‘Intention’ is another example of what I am talking about. By talking about intentionality what you’re doing is muddying the waters over long discussions which have already taken place on what God wills. God can intend to create a world where there is suffering and evil and all three groups would agree with that but that doesn’t get us anywhere. The only reason you would be bringing that analogy up is to attempt to suggest that Molinists and Arminians cannot make a difference between two distinctly different types of the will of God. This is ironic since a lot of Calvinists often complain that they don’t get a fair hearing on the two wills of God. But this is another problem for Calvinists of the Piper persuasion – whether called ‘decretive’ or ‘preceptive’, on Calvinism, God decrees everything that will take place and so nothing that takes place can be anything he does not will. But Molinists and Arminians do not share this problem Calvinism has since they think that God permits other wills to exist, other than his own, which shape our moral universe. Permitting certain things to take place due to the will of another moral agent is a very powerful theodicy for why evil exists but this theodicy is not an option for the Calvinist theologian. Instead they must (if they are consistent anyway) think that all murders, rapes, genocides which take place take place because they have been ordained by God because they glorify him all the more. Just because Calvinism tarnishes God’s character I don’t think that justifies trying to tarnish alternative theologies which don’t share the same level of philosophical inadequacies Calvinism has through using obtuse and unhelpful analogies.

      You said:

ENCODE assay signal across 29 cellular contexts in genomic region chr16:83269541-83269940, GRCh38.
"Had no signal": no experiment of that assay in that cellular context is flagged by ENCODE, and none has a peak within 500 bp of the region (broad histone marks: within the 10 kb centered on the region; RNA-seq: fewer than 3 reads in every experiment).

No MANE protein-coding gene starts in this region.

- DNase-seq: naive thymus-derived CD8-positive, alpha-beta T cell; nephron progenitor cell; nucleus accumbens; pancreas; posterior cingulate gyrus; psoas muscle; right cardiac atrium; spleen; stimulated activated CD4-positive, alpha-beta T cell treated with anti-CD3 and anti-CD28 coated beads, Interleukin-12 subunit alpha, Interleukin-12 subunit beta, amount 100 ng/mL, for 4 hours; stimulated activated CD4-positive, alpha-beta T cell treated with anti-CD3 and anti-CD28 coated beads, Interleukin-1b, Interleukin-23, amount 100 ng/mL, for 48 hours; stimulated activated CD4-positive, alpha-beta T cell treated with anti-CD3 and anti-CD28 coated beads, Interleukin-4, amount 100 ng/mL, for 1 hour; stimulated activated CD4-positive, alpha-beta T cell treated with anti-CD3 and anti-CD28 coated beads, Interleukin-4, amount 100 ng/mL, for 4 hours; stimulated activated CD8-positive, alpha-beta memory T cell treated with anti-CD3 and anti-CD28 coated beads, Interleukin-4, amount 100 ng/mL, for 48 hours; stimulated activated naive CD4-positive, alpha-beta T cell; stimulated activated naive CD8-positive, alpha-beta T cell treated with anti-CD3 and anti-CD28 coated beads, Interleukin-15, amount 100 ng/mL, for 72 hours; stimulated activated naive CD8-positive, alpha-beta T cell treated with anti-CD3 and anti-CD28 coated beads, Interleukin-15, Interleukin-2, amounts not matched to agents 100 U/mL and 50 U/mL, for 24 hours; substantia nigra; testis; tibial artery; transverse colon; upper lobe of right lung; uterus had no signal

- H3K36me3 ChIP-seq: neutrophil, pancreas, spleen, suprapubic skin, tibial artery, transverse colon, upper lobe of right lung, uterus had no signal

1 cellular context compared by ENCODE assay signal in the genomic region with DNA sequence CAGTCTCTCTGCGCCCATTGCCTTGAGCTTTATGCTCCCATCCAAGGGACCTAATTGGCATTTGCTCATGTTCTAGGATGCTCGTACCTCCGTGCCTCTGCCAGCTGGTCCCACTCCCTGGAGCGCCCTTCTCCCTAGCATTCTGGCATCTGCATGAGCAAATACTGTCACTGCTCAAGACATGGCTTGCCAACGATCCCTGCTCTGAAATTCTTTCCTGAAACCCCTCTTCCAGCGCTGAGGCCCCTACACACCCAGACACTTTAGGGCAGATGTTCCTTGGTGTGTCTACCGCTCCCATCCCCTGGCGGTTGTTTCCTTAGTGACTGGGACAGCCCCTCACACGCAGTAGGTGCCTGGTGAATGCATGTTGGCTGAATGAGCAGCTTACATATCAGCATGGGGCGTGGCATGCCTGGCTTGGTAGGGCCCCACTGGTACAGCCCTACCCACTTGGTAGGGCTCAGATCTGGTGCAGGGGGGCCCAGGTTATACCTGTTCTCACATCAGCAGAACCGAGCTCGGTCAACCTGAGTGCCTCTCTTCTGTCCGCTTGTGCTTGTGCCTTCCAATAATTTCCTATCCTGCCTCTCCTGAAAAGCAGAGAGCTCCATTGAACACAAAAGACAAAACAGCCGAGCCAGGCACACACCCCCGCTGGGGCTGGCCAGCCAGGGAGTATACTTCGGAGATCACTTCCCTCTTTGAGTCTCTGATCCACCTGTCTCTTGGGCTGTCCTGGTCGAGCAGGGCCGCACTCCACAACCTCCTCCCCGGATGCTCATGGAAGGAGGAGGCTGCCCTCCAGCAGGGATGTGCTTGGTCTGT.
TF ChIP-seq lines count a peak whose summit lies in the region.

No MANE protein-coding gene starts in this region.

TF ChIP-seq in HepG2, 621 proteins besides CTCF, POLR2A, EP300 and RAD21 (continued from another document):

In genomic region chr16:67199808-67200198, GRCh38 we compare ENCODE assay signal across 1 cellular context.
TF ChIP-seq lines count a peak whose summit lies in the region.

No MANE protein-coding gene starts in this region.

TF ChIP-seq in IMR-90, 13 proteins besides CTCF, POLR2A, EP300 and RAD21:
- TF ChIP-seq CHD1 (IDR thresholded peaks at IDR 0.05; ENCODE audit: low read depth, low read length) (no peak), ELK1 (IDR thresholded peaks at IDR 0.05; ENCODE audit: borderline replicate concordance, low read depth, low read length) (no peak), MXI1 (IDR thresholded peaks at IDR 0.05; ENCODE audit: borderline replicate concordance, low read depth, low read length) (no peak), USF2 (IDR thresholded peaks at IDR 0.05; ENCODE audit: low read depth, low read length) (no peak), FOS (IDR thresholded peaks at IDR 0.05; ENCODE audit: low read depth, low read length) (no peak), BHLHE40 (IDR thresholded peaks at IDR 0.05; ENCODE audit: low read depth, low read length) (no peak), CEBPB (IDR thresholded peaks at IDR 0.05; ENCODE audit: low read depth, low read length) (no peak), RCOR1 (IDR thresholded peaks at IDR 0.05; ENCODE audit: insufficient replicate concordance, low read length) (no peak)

“With God’s foreknowledge of what free creatures will do under certain circumstances, he disposes the world in such a way as to make sure these sins happen.”

      But nothing follows from this to suggest that either a] humans don’t have free will or b] that God is the one causally determining those sins. To suggest either of those consequences would need some serious argument to that effect and you’ve not made one.

      2. As for the quadriplegic analogy I still don’t think it’s anywhere near analogous enough to do the job you need it to do (since the quadriplegic in no way represents a good analogy for God and that’s the very point you’re trying to make). We’re not asking if a limited human being can be let off the hook for doing something sinful in order to do a greater good, we’re asking the question of whether God can or does. Making the case for the former is not to have made the case for the latter.

      Of course, even if you did show that a person could have some determining factor in someone sinning and their action is somewhat justified you have not done anything to get the God of Calvinism off the hook. After all, God is the SOLE determining factor in why people sin. He’s not some small contributor in a larger set of factors – he is the total and complete cause.

      You ask: “Do you really think it’s not even possible for somebody to be morally justified in causing another person to sin?”